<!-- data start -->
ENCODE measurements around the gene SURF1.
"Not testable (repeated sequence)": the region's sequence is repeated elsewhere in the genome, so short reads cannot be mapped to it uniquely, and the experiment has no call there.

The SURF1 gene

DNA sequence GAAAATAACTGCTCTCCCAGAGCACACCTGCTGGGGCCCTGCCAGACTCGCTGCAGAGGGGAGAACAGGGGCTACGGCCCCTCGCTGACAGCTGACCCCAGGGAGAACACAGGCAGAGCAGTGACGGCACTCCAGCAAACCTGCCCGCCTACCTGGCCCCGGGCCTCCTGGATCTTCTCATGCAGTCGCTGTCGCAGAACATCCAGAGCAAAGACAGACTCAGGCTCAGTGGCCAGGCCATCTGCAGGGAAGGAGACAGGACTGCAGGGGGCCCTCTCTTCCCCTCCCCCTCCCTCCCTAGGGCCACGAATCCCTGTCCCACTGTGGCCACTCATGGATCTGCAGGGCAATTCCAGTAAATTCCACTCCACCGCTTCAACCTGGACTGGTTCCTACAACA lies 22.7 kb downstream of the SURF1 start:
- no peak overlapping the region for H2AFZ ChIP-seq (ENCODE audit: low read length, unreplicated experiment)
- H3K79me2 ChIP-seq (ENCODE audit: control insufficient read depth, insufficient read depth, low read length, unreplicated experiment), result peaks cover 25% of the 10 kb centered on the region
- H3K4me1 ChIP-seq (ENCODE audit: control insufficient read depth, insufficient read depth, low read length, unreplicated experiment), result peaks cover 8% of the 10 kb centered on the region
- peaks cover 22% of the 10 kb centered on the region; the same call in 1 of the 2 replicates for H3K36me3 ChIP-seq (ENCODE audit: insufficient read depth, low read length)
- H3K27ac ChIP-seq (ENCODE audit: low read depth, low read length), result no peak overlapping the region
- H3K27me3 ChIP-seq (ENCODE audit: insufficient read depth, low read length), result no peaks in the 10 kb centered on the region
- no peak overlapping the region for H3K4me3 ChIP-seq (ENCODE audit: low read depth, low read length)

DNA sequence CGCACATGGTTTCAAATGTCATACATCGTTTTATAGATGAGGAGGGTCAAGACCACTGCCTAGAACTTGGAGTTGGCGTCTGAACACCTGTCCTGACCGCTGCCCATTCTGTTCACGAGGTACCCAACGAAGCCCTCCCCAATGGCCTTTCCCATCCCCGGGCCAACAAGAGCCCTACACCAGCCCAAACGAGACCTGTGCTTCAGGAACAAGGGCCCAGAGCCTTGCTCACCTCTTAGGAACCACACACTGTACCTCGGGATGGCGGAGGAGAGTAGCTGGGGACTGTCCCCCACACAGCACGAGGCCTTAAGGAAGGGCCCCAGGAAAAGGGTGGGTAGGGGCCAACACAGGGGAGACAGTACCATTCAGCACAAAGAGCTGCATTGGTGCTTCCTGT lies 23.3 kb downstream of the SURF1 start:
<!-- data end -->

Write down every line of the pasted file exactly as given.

ENCODE measurements around the gene SURF1.
"Not testable (repeated sequence)": the region's sequence is repeated elsewhere in the genome, so short reads cannot be mapped to it uniquely, and the experiment has no call there.

The SURF1 gene

DNA sequence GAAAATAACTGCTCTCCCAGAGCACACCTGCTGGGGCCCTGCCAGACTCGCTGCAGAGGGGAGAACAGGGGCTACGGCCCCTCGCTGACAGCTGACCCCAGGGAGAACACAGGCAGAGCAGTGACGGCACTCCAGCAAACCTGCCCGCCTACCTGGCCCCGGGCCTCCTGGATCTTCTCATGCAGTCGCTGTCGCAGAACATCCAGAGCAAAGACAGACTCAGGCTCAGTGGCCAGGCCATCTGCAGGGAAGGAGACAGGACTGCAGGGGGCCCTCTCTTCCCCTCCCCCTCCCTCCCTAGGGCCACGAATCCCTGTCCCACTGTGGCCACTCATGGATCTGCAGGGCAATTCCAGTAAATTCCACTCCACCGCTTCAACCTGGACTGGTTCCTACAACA lies 22.7 kb downstream of the SURF1 start:
- no peak overlapping the region for H2AFZ ChIP-seq (ENCODE audit: low read length, unreplicated experiment)
- H3K79me2 ChIP-seq (ENCODE audit: control insufficient read depth, insufficient read depth, low read length, unreplicated experiment), result peaks cover 25% of the 10 kb centered on the region
- H3K4me1 ChIP-seq (ENCODE audit: control insufficient read depth, insufficient read depth, low read length, unreplicated experiment), result peaks cover 8% of the 10 kb centered on the region
- peaks cover 22% of the 10 kb centered on the region; the same call in 1 of the 2 replicates for H3K36me3 ChIP-seq (ENCODE audit: insufficient read depth, low read length)
- H3K27ac ChIP-seq (ENCODE audit: low read depth, low read length), result no peak overlapping the region
- H3K27me3 ChIP-seq (ENCODE audit: insufficient read depth, low read length), result no peaks in the 10 kb centered on the region
- no peak overlapping the region for H3K4me3 ChIP-seq (ENCODE audit: low read depth, low read length)

DNA sequence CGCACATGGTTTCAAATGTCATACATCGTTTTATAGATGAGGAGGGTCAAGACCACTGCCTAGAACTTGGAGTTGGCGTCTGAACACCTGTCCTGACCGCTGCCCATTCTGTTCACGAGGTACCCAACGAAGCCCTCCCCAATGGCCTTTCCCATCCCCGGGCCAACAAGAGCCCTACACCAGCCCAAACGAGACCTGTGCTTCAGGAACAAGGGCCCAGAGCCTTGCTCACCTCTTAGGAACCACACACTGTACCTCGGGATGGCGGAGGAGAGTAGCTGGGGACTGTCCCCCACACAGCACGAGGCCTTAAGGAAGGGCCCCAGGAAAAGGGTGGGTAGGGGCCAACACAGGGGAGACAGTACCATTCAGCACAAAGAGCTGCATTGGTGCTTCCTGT lies 23.3 kb downstream of the SURF1 start: